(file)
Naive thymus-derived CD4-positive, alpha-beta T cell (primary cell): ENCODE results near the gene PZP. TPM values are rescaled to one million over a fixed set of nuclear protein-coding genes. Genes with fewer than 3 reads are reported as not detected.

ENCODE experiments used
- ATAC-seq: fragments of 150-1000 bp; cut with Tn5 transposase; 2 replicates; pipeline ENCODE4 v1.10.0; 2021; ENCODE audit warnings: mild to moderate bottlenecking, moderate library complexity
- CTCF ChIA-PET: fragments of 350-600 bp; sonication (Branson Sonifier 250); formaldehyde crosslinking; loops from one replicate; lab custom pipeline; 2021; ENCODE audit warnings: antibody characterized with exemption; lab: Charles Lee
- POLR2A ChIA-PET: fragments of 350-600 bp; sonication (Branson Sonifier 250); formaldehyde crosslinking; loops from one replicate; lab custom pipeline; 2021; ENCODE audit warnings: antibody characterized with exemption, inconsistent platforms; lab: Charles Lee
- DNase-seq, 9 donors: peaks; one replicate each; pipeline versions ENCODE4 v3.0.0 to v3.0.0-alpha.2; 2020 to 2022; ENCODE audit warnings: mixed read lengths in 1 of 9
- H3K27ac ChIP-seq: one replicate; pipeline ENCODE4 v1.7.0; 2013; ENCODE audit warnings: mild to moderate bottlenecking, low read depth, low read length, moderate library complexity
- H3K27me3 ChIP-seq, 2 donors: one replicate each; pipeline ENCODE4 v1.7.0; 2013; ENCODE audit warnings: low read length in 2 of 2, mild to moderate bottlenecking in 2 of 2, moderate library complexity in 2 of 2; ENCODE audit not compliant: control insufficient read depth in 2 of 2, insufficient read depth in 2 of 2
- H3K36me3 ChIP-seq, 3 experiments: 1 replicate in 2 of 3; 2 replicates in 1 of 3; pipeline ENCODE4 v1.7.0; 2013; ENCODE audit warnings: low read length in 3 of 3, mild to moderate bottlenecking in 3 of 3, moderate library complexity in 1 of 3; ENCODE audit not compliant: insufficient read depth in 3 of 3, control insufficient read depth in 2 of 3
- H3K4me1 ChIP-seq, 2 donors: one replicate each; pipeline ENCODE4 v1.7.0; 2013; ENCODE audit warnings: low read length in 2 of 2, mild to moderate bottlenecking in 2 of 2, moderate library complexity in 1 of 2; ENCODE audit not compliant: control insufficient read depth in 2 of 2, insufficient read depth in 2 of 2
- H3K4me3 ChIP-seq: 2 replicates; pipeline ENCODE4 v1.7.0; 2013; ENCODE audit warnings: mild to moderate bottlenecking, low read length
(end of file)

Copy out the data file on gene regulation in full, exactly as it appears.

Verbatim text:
Naive thymus-derived CD4-positive, alpha-beta T cell (primary cell): ENCODE results near the gene PZP. TPM values are rescaled to one million over a fixed set of nuclear protein-coding genes. Genes with fewer than 3 reads are reported as not detected.

ENCODE experiments used
- ATAC-seq: fragments of 150-1000 bp; cut with Tn5 transposase; 2 replicates; pipeline ENCODE4 v1.10.0; 2021; ENCODE audit warnings: mild to moderate bottlenecking, moderate library complexity
- CTCF ChIA-PET: fragments of 350-600 bp; sonication (Branson Sonifier 250); formaldehyde crosslinking; loops from one replicate; lab custom pipeline; 2021; ENCODE audit warnings: antibody characterized with exemption; lab: Charles Lee
- POLR2A ChIA-PET: fragments of 350-600 bp; sonication (Branson Sonifier 250); formaldehyde crosslinking; loops from one replicate; lab custom pipeline; 2021; ENCODE audit warnings: antibody characterized with exemption, inconsistent platforms; lab: Charles Lee
- DNase-seq, 9 donors: peaks; one replicate each; pipeline versions ENCODE4 v3.0.0 to v3.0.0-alpha.2; 2020 to 2022; ENCODE audit warnings: mixed read lengths in 1 of 9
- H3K27ac ChIP-seq: one replicate; pipeline ENCODE4 v1.7.0; 2013; ENCODE audit warnings: mild to moderate bottlenecking, low read depth, low read length, moderate library complexity
- H3K27me3 ChIP-seq, 2 donors: one replicate each; pipeline ENCODE4 v1.7.0; 2013; ENCODE audit warnings: low read length in 2 of 2, mild to moderate bottlenecking in 2 of 2, moderate library complexity in 2 of 2; ENCODE audit not compliant: control insufficient read depth in 2 of 2, insufficient read depth in 2 of 2
- H3K36me3 ChIP-seq, 3 experiments: 1 replicate in 2 of 3; 2 replicates in 1 of 3; pipeline ENCODE4 v1.7.0; 2013; ENCODE audit warnings: low read length in 3 of 3, mild to moderate bottlenecking in 3 of 3, moderate library complexity in 1 of 3; ENCODE audit not compliant: insufficient read depth in 3 of 3, control insufficient read depth in 2 of 3
- H3K4me1 ChIP-seq, 2 donors: one replicate each; pipeline ENCODE4 v1.7.0; 2013; ENCODE audit warnings: low read length in 2 of 2, mild to moderate bottlenecking in 2 of 2, moderate library complexity in 1 of 2; ENCODE audit not compliant: control insufficient read depth in 2 of 2, insufficient read depth in 2 of 2
- H3K4me3 ChIP-seq: 2 replicates; pipeline ENCODE4 v1.7.0; 2013; ENCODE audit warnings: mild to moderate bottlenecking, low read length